The 36-month plan likely includes all-new SUVs, and of course the Supra.
Toyota doesn’t have a problem selling vehicles. In fact, the automaker currently has three of the ten best-selling cars in the United States with the RAV4, Camry, and Corolla. Dip a little further and Toyota adds the Tacoma pickup as well as the Highlander SUV to the ranks, all within the top-20 list that we featured last week. It seems the Japanese manufacturer is keen to stay there and possibly expand with an aggressive campaign to refresh or launch 19 vehicles in just three years.
If that sounds ambitious, you’re not wrong. 19 models would include the vast majority of Toyota’s current lineup once you factor in various submodels and variants, though it doesn’t include special edition models. AutoGuide recently had the chance to speak with Toyota North America Group Vice President and General Manager Jack Hollis, who touched on the automaker’s future. Yes, there will undoubtedly be some new SUVs and crossovers in the mix, but Toyota is also committed to keeping its sedan and hatchback buyers happy.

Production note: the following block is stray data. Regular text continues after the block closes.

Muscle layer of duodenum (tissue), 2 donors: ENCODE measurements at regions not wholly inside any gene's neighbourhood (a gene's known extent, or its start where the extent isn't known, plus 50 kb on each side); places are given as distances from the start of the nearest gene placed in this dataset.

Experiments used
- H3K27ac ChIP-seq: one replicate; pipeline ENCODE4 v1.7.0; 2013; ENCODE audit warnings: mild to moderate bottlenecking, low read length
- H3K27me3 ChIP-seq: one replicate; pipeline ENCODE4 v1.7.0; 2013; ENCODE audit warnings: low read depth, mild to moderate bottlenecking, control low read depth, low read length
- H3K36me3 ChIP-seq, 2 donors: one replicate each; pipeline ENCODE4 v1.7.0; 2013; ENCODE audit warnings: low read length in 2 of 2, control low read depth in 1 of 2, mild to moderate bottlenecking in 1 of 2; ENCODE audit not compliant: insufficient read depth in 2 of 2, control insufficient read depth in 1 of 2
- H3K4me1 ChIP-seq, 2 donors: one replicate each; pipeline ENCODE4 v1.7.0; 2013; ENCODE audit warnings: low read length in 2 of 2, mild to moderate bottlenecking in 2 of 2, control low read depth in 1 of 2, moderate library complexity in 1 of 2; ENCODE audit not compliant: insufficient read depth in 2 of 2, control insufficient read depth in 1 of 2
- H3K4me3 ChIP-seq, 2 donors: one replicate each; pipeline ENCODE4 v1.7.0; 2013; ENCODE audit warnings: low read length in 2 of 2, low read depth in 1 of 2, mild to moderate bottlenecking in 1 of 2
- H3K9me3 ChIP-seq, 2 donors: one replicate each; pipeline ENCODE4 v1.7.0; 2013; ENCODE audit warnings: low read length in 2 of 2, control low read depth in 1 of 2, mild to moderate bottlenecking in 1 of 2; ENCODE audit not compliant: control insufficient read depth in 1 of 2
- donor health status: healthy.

“There’s some pretty good SUV movement in there, but we’re making plans that we think are best for the end consumer, and we still strongly believe in the car market,” he said according to AutoGuide. “Just like we’ve redone Camry, then Avalon, then Corolla, and Prius, the same kind of thoughts will be coming as you look at all of our SUVs.”
Gallery: Toyota Supra Prototype Test Drive
Of course, we know at least one of those all-new offerings will be the long-awaited Supra – a car that’s literally been 10 years in the making. It will officially debut next month at the 2019 North American International Auto Show in Detroit. Other all-new models could be a rebooted FJ Cruiser and perhaps a revival of the mid-engine MR2 sports car.
As for product updates, we recently saw the Prius gain a very minor facelift and an all-wheel-drive option, which while technically a refresh certainly wasn't revolutionary. So while this 36-month new-product blitz does sound ambitious, it’s likely at least a few of these “new” machines will be familiar faces with small changes.